A juror accused of making pro-government remarks is replaced by the alternate who complained about him.
TAMPA - As the Sami Al-Arian trial headed to the jury Monday, the judge made an abrupt change that could affect the outcome.
U.S. District Judge James S. Moody announced that a juror whom two other jurors had accused of being biased in favor of the government would not take part in deliberations. He was replaced by an alternate juror who complained about him in late August.
The two jurors who complained said the juror in question, who wore Hawaiian shirts, had made "pro-government comments" and appeared to have "already made up his mind" that Al-Arian was guilty.
Moody announced Monday that the "Hawaiian shirt" juror was now an alternate. The next alternate in line then joined the jury, which begins deliberations this morning.
Former federal prosecutor and criminal defense attorney Neal Sonnett, who is not involved in the case, said the juror change could affect the results: "It appears a juror with a possible bias has been replaced with a juror sensitive enough to report that possible bias. This could shift the course of deliberations."
Moody's concluding comments to jurors Monday were brief: "Parts of this trial have been more exciting than others. When I finish, you'll go to the jury room and begin your discussions." He then read the jurors instructions to follow during their deliberations.
The essence of what jurors will have to decide in the 51-count case: whether terrorism was supported by money that Al-Arian, Sameeh Hammoudeh, Ghassan Ballut and Hatem Fariz raised through the school and other organizations and sent to Israel's Occupied Territories for charitable purposes, sometimes linked to the Palestinian Islamic Jihad.
Prosecutors say the money did. Defense attorneys say the money didn't.
"If you run with the pack, you're in," federal prosecutor Cherie Krigsman told jurors, referring to the defendants' link to the PIJ.
"What's criminal about feeding the needy?" asked Al-Arian defense attorney Bill Moffitt.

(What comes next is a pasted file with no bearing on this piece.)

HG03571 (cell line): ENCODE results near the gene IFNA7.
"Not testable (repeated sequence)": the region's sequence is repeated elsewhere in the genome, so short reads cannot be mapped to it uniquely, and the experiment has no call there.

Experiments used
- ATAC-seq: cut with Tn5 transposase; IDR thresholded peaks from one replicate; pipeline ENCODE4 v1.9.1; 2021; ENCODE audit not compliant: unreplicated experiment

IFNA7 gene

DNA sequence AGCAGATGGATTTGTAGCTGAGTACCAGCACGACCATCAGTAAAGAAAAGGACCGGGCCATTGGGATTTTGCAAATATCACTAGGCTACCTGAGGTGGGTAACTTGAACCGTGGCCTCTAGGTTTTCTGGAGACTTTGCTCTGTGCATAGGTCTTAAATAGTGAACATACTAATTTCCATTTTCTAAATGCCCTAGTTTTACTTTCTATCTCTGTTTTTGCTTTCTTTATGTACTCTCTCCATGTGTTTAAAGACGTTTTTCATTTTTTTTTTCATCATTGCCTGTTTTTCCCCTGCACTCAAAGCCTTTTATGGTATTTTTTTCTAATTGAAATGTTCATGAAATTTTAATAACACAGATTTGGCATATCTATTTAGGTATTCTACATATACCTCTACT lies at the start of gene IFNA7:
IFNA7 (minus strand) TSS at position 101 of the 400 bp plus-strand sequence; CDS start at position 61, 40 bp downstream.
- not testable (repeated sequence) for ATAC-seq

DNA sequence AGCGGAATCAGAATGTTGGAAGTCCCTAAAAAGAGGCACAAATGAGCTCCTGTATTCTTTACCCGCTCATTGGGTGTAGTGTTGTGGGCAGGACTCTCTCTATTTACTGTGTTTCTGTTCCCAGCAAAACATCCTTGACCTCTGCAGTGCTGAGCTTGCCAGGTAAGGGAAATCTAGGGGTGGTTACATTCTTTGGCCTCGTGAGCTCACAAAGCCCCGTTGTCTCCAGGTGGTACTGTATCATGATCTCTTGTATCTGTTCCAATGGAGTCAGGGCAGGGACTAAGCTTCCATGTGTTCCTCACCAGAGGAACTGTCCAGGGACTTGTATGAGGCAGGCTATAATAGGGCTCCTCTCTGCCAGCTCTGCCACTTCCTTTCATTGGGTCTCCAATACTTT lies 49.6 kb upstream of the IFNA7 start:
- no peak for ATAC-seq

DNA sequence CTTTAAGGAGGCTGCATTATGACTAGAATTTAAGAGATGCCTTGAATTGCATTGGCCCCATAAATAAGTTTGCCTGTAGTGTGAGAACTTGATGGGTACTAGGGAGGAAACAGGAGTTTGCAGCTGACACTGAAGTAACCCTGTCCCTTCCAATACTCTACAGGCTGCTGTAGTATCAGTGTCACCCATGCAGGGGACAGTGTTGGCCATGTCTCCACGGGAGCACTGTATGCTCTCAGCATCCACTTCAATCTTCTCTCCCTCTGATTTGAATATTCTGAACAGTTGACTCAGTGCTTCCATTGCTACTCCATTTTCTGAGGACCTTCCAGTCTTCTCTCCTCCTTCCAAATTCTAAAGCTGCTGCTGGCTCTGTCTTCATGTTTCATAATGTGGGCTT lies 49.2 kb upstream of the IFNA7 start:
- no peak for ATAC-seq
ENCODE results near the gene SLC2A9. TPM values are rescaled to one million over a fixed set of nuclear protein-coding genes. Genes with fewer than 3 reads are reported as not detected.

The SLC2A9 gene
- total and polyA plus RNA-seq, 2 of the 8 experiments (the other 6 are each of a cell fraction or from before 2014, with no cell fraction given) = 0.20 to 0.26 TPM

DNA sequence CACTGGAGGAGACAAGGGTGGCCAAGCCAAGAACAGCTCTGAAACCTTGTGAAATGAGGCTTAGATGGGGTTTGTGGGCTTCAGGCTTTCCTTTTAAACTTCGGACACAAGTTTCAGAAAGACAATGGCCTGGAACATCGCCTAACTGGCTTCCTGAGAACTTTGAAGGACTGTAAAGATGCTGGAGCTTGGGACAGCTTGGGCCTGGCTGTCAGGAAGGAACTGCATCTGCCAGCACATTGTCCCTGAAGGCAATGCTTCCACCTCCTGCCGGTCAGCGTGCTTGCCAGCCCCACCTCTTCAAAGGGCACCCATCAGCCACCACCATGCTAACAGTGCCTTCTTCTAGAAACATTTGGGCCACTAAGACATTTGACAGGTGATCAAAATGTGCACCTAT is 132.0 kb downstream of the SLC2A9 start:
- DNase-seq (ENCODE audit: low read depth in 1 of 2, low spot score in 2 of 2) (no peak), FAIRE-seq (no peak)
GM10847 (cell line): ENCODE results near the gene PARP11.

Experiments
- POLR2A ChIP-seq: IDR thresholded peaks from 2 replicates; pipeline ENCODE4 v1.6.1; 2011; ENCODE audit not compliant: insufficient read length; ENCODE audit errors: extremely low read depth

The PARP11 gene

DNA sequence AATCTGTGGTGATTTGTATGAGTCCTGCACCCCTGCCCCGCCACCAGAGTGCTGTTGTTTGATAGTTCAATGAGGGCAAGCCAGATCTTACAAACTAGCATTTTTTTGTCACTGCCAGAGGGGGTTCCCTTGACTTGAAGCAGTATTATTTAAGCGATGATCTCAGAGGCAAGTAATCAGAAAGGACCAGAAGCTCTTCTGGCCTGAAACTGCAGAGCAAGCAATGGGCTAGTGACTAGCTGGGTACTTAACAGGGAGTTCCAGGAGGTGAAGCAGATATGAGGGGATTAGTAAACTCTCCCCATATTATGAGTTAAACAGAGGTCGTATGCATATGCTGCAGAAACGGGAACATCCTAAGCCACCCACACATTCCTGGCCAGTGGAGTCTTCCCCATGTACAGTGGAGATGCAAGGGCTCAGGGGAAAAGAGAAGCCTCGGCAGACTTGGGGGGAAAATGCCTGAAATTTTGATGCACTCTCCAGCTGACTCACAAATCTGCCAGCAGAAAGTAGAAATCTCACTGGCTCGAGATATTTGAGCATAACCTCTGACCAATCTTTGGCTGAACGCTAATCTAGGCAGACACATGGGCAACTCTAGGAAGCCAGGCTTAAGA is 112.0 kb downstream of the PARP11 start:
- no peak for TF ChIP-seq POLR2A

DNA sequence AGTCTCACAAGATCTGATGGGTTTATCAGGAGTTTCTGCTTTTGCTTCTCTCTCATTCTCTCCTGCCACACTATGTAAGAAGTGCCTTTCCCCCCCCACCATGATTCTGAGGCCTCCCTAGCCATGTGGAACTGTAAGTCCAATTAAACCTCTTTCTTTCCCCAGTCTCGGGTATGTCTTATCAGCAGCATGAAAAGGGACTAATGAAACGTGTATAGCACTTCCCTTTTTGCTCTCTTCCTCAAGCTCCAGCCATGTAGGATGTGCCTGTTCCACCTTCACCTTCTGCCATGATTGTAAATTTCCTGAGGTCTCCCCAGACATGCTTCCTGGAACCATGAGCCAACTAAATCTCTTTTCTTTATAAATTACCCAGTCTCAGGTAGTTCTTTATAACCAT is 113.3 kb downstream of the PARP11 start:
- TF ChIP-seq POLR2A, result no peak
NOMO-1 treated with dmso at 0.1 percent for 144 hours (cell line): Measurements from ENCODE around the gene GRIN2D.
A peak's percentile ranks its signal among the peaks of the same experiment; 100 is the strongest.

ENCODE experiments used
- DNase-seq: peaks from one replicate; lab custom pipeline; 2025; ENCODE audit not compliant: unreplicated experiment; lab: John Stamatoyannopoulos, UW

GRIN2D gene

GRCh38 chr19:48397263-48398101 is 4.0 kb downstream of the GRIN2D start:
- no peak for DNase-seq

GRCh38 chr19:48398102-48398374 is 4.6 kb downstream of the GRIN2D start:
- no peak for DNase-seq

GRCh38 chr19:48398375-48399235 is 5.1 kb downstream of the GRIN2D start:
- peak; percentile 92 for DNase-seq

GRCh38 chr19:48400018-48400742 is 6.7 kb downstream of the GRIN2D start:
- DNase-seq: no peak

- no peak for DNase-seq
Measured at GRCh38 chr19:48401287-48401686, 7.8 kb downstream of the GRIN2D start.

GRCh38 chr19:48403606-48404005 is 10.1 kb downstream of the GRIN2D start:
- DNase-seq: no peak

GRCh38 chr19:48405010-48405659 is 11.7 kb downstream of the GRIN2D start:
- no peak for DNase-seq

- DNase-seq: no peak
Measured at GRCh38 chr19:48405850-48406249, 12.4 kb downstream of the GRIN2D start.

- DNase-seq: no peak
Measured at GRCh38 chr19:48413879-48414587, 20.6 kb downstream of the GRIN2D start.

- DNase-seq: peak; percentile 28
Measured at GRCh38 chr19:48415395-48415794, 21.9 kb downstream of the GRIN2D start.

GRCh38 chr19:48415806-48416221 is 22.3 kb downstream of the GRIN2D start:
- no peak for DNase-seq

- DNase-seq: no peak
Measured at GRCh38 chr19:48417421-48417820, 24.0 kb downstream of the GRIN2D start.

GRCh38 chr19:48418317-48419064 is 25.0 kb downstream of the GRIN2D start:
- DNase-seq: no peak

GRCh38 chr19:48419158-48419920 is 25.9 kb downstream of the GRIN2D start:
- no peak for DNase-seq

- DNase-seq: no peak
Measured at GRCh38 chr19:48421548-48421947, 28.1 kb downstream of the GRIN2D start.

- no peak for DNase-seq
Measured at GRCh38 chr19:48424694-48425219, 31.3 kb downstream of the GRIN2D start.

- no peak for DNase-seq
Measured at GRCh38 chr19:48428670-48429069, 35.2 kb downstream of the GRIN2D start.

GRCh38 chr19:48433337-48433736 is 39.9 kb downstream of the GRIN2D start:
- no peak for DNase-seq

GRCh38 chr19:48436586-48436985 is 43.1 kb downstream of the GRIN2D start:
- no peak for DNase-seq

Jurors will have to decide guilt or innocence based on nine years of FBI wiretaps of defendants' phone conversations and faxes, a warehouse of documents taken from their homes and offices, videos of their words, money moving through their accounts and over 70 witnesses.
The government's case is circumstantial. At no time did the evidence show a direct link between terrorist activity and the defendants. But prosecutor Terry Zitek told jurors Monday morning if they approach the case with the assumption that a "PIJ cell was operating right here in Tampa" and went on from there, everything would fall into place.
When the prosecution and defense had finished, the judge gave instructions to the jury: "Every defendant must be presumed to be innocent," he began. "The burden is on the prosecution to prove guilt beyond a reasonable doubt."
Among the jury - six men and six women, plus five alternates - nine members are over age 50, three are African-Americans, one is Vietnamese-American and two are disabled. One of the jurors is an educator, another a truck driver and yet another an employee of the U.S. military.
When Judge Moody asked if anyone on the jury wanted to start deliberating Monday, nobody raised a hand and several shook their heads no.
--Times staff writer Jennifer Liberto contributed to this report.